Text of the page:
- My clue for BON JOVI referenced "Lay Your Hands on Me" (changed during editing to "Blaze of Glory"), which is my favorite Bon Jovi song by far. I'm not a huge fan by any means, but I do have a soft spot for "Lay Your Hands on Me," because it's the first song on the album New Jersey, which my friend got on cassette in fifth grade, and we would listen to the first track, rewind it to the beginning, and repeat ad nauseam. That's a funny thing to think about now -- rewinding. I remember buying cassettes based almost entirely on what the first song was on each side, because those were the only ones you could easily find. Rewinding and fast-forwarding to the exact start of a song is something kids today will never have to deal with. Actually, come to think of it, it's something I almost never had to deal with. By the time I really got into music, CD players were already pretty mainstream. I still remember my first CD: Flesh and Blood by Poison. Don't worry, I redeemed myself with my second CD: Shake Your Money Maker by The Black Crowes.
- The RED ROBIN with which I'm most familiar is the hamburger joint. I loved this place as a kid. As an adult, eh... not so much.
- The HOT SPUR with which I'm most familiar is Tottenham Hotspur F.C. of the English Premier League. I don't follow soccer, but what I've found is that I've consumed so much sports throughout my life that now I somehow just absorb it through osmosis. Even when I'm not actively paying attention I still know basically what's going on -- like I haven't been watching the Australian Open and I don't really follow tennis, but I know both top seeds have already been eliminated. (Update: I saw Serena beat Venus in an all-Williams. Hell yeah! I love the Williams sisters. Serena might be my very favorite athlete ever.)
- I used to know a song about JOHN HENRY as a kid. The only part I remember now is the lyric "John Henry was a man who could beat a machine." I wonder if I can find it online. Ah, yes, easy. It's a pretty well-known song. Although it doesn't actually have the lyric I remember. This isn't surprising at all. Things are almost never verbatim how you remember them. One of the interesting things about keeping a blog is going back and rereading it years later. It's like auto-correct for your memories.
- To all the ELVER haters out there: Elvers are real things in real life. If you don't believe me, click here or here or here. Eelers on the other hand are total bullshit.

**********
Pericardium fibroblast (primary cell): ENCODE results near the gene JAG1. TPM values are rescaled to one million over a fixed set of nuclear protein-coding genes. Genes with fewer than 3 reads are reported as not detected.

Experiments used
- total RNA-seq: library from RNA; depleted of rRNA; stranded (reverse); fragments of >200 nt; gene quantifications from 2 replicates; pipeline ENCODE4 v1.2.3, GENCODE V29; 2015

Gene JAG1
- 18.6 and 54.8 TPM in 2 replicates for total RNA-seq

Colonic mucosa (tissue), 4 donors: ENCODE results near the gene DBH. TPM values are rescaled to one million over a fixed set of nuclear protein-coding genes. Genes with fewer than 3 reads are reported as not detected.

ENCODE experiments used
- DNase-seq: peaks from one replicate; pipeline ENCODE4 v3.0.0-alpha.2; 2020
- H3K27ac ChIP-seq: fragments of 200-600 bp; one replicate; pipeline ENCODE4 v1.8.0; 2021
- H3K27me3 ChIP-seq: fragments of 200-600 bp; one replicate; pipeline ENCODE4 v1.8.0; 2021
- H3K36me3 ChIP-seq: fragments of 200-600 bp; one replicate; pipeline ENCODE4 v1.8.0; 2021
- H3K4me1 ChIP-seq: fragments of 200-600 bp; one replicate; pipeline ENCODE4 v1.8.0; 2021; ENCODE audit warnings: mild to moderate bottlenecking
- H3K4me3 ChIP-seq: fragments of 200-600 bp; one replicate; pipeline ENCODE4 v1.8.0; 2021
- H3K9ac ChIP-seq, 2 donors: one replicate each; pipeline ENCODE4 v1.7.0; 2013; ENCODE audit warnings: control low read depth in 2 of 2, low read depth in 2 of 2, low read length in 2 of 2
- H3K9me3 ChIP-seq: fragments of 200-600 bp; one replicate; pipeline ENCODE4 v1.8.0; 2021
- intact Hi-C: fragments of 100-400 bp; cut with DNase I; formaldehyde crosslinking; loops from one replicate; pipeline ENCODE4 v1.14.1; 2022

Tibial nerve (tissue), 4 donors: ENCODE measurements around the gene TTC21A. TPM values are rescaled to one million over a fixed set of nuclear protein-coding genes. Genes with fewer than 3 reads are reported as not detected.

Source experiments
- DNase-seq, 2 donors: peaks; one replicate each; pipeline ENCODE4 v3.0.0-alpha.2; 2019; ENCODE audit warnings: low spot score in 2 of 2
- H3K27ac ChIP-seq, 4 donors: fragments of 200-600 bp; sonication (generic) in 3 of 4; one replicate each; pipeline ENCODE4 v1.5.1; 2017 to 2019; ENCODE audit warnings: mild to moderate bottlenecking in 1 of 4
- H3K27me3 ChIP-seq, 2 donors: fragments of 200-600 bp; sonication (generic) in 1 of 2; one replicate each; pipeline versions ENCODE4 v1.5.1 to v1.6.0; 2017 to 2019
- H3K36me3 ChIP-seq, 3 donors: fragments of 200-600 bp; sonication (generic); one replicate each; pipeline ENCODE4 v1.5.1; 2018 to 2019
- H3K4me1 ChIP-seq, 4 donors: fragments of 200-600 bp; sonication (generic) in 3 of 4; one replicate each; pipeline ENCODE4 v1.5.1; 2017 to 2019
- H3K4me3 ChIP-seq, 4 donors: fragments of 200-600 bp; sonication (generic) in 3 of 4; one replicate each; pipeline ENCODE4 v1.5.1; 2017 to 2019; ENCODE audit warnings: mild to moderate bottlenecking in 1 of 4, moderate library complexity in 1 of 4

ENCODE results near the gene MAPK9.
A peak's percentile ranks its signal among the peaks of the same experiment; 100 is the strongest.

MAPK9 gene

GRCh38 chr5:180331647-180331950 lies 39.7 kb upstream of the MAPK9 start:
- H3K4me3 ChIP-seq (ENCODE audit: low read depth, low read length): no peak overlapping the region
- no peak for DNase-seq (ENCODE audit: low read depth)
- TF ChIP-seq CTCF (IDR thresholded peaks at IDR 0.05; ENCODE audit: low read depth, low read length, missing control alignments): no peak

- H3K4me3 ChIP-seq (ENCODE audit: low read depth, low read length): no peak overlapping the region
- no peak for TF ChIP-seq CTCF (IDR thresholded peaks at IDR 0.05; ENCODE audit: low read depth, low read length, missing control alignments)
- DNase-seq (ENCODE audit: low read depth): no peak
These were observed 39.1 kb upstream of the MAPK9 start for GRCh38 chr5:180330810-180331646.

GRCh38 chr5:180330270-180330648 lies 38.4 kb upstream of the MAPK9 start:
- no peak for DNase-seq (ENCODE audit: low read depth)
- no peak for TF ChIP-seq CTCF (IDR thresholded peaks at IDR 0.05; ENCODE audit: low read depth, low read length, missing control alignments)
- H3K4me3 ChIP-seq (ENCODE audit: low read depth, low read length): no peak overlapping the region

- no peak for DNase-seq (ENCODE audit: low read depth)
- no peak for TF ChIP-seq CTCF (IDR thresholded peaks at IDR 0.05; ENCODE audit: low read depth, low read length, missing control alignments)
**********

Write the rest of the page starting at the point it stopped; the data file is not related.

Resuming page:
A few additional thoughts, added after reading some of the reviews of my puzzle.
- Jeff Chen at XWordInfo seemed to mostly like the puzzle, but he found it frustrating because he had a rough time in some sections (and not, apparently, in a satisfying, "a-ha moment" type of way).
- Deb Amlen at Word Play also liked it (but her column is never very critical of the puzzle) but also found it hard. Difficulty, of course, is highly subjective, as evidenced by the fact that...
- Amy Reynaldo at Crossword Fiend definitely liked it, but found it too easy...
- And Rex Parker didn't enjoy it very much because he found it way too easy.
- Rex also implied that kir is Crosswordese, which, in my opinion, it most definitely is not. It's a word I've seen many times outside of crossword puzzles (like on drink menus at French restaurants). In fact, here's an article written last year about how kirs are becoming trendy. Whether or not this is true or not, I do think it strongly indicates kirs are real things even to non-crossword solvers.
- He also posted a tweet of a scuba instructor and equipment technician who had never heard of AIR PIPE. Fair enough, it doesn't appear to be super common, but you can find it "in the wild," so it's not totally made up. Here's a quote from the website of Gensis Diving Institute of Florida (bold is mine):
Minimum Age 10 years, Jr. Open Water Certificate, or equivalent, open water equipment with compass, 50 lb lift bag, 10 ft rope and 2 marker buoys. It is suggested to have a pony bottle of 30 cu ft with an air pipe attached to a low-pressure inflator hose of the regulator.